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Coleanthus subtilis (Poaceae), new to Northwest Territories, and its status in North America

Catling, P.M. (2009). Coleanthus subtilis (Poaceae), new to Northwest Territories, and its status in North America, 111(945), 109-119. http://dx.doi.org/10.3119/08-8.1

Abstract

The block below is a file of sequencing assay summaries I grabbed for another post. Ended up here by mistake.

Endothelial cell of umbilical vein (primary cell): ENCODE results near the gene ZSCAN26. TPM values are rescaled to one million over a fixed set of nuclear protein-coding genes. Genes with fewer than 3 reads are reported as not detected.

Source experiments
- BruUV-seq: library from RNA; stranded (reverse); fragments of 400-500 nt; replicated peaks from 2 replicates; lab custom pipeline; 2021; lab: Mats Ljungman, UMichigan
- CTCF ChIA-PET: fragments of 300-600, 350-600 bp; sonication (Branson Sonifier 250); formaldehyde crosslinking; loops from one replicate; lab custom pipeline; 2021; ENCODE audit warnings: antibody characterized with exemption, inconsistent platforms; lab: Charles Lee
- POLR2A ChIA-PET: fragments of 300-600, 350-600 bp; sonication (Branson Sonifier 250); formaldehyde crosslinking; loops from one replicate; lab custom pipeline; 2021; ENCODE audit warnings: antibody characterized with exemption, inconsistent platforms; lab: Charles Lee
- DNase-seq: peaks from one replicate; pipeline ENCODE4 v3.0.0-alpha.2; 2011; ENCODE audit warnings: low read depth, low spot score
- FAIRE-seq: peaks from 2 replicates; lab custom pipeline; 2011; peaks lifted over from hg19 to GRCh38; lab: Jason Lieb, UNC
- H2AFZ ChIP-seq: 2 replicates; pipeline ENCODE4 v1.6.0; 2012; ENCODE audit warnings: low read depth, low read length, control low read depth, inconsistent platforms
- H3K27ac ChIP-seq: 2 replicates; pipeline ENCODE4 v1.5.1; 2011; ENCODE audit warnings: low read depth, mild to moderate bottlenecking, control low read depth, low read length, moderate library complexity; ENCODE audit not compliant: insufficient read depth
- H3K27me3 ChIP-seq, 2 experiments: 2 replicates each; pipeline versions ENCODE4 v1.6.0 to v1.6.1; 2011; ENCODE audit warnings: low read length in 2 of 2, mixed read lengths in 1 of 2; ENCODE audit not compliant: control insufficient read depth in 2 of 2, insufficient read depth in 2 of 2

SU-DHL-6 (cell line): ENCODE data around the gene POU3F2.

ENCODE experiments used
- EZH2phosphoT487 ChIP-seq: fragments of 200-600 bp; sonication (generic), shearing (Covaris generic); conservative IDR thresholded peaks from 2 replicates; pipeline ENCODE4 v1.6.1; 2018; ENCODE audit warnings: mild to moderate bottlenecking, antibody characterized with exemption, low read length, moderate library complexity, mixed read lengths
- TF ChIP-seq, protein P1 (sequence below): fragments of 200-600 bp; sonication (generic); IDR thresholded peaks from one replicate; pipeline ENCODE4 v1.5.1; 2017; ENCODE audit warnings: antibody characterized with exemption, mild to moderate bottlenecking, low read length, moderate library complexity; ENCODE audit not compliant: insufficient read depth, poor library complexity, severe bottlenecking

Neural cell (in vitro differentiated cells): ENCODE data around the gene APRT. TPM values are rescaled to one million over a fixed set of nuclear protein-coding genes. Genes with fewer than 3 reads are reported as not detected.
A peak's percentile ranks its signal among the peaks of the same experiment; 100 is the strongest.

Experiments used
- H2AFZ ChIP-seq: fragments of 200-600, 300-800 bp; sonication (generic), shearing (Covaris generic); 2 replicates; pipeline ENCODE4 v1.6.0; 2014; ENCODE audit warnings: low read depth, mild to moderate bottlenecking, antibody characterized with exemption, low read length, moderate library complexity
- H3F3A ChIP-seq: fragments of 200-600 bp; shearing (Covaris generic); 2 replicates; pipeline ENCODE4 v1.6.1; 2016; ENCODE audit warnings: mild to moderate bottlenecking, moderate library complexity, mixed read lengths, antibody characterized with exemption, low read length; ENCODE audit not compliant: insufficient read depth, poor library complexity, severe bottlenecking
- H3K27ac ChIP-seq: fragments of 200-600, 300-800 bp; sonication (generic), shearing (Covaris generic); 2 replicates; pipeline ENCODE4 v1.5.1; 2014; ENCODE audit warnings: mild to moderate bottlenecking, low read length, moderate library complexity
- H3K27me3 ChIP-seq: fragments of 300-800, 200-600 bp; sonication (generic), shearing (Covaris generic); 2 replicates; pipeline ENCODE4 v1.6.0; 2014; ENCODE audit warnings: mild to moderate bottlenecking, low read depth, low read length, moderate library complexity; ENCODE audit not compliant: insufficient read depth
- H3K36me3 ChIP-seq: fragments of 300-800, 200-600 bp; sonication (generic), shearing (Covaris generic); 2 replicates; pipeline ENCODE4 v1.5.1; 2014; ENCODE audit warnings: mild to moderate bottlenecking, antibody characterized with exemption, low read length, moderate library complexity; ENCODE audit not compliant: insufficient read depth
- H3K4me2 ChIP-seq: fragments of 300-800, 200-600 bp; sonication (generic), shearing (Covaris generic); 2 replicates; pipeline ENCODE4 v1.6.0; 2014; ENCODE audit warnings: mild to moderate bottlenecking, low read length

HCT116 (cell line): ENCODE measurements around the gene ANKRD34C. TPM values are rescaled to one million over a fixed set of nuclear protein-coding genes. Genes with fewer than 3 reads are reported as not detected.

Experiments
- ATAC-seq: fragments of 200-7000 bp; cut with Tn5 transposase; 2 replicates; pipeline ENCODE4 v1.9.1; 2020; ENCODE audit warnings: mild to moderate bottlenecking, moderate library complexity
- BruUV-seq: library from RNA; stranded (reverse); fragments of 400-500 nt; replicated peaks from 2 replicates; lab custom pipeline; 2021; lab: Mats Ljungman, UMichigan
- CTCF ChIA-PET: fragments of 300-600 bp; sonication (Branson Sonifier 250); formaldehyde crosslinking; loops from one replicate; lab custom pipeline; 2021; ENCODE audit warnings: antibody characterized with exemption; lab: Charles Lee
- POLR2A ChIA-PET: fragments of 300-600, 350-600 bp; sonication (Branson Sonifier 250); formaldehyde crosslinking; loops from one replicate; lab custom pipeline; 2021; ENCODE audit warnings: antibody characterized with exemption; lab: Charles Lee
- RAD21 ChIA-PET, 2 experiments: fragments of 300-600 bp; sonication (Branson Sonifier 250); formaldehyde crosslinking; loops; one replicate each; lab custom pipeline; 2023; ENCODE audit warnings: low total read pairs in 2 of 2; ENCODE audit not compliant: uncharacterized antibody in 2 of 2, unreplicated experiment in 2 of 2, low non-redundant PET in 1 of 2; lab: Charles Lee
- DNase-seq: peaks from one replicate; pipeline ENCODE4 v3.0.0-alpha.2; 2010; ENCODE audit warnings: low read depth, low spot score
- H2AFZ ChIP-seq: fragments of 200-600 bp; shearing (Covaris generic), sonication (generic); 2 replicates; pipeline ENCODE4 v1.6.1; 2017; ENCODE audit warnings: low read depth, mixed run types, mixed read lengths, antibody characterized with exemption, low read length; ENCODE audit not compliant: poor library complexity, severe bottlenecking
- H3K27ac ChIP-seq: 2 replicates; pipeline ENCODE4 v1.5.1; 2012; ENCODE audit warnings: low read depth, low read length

A floristic survey of a polje lakebed, which is full in the spring but drains completely as the season progresses, revealed a community of small mud-bottom plants including the globally rare Coleanthus subtilis, not previously recorded from Northwest Territories, Canada. The newly discovered site is 1077 miles NNW of its nearest North American location in southern British Columbia, which is the northern edge of a region of occurrence including southern British Columbia and the Columbia River in Washington and Oregon. The lakebed flora included four zones of vascular plants. Coleanthus subtilis was confined to the lowest level mud-bottom community, which had been exposed for the shortest period and included a rich assemblage of annuals including Juncus bufonius, Limosella aquatica, and Ranunculus hyperboreus. The lakebed flora included mostly widespread boreal species, and C. subtilis may be included in this category. It appears restricted to specific montane and boreal areas by its requirement of pronounced seasonal inundation in a cool climate. Coleanthus subtilis may have persisted at the Washington and British Columbia locations, near the limit of the continuous montane glaciation, since early postglacial times. The occurrence in Northwest Territories may be either a result of dispersal from unglaciated areas of Beringia nearby to the west or from the south. Although it has sometimes been considered introduced in the United States parts of its North American range, it is here considered native at all of its North American sites on the basis of: (1) its restricted and unusual habitat; (2) global rarity; (3) suffusive rarity, which is known to lead to mistaken assumptions of introduction; (4) occurrence in botanically rich regions and close association with rare native species; (5) relatively early year of collection; (6) distribution corresponding to a well recognized native pattern; (7) lack of evidence of spread to anthropogenic habitats; and (8) the fact that it is easily overlooked by early collectors as a result of only appearing at intervals of several years when water levels have dropped sufficiently. © 2009 by the New England Botanical Club.

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